8 July 2015 – The importance of quality data and cutting edge information communication technologies (ICTs) is increasingly critical to the shaping of the future sustainable development agenda, the head of the United Nations Development Programme (UNDP) confirmed today.
“There have been many calls for a ‘data revolution’ to go hand in hand with the new agenda. Progress needs to be measured. Data for that must be available, be of good quality, and be easily accessed,” UNDP Administrator Helen Clark declared in remarks delivered at the opening ceremony of the Skills and Technology Accelerating Rapid Transformation (START) Technology for Sustainable Development Programme earlier this morning in New York.
“By harnessing humanity’s knowledge and technology and ensuring access to finance, we can fulfil our destiny of being the first generation able to eradicate poverty and the last generation able to prevent catastrophic climate change,” she added.
The event – coordinated in tandem with Amrita University and the UN Academic Impact– is bringing together experts from major international universities and institutes to address the importance of technology and build linkages between researchers, particularly as the UN and the global community barrels towards this year’s Millennium Development Goals (MDGs) deadline.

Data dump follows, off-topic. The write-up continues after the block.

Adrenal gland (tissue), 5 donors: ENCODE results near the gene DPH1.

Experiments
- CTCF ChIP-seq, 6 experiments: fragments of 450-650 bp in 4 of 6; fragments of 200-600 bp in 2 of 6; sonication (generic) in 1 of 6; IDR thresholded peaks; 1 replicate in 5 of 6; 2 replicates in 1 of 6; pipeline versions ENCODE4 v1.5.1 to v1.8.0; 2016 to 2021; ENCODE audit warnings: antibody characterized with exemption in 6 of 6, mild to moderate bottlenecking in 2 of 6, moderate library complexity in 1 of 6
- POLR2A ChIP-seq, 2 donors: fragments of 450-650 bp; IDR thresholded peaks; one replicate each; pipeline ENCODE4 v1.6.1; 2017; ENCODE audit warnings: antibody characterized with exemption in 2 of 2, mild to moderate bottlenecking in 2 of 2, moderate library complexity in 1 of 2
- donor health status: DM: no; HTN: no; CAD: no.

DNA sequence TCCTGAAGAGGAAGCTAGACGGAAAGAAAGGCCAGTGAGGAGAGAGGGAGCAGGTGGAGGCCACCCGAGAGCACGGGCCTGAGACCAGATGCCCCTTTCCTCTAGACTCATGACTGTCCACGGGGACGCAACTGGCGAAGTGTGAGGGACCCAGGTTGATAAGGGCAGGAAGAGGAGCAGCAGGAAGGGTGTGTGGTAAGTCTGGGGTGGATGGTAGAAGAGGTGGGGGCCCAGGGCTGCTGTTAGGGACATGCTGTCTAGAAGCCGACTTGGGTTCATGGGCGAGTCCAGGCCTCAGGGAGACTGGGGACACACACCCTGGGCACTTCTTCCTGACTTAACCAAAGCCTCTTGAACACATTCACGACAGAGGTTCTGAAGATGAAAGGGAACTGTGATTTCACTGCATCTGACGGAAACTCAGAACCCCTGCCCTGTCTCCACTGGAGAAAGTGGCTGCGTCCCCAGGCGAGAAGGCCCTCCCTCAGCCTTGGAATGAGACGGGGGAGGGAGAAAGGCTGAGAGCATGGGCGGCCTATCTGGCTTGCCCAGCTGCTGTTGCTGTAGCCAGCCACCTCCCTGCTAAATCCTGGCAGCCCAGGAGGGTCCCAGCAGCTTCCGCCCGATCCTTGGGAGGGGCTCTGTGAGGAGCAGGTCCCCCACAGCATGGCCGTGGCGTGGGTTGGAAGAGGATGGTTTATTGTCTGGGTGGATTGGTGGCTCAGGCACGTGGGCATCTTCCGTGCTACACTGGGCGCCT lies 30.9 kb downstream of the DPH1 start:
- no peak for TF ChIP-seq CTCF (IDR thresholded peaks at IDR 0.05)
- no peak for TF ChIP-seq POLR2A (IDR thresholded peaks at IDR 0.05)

In September, Member States will adopt a set of sustainable development goals that build on the eight MDGs, which wrap up at the end of this year. The UN is working with governments, civil society and other partners to build on the momentum generated by the MDGs and carry on with an ambitious post-2015 sustainability agenda aimed at eradicating poverty and addressing climate change.
In delivering the closing remarks to the event, the UN Special Adviser for Myanmar, Vijay Nambiar, similarly declared that technology “can and must serve the needs of the poorest of the poor.”
The importance of technology and data in boosting the acceleration of the MDGs has long been highlighted by the UN, which has also noted the growing reach of information and communications technology (ICT) in the developing world.
According to the Organization’s data, in fact, six out of every seven people on earth have a mobile phone. Meanwhile, in Africa, mobile broad-band penetration jumped from 2 percent in 2010 to 20 percent in 2014. The result, the UN has added, is that for every 10 per cent increase in broadband penetration in the developing world, gross domestic product (GDP) goes up by almost two percent on average.
“The connections we make – between scholarship and society, between technology and the troubled, between science and citizenry – are all in the best spirit of the United Nations and its mission to bring people together in harmony and peace,” Mr. Nambiar continued, adding that achievements must be obtained by “using our inherent skills together with the immense bounty of technology, so that the transformations we seek become both rapid and accelerated.”
“That is the mission of START,” he concluded.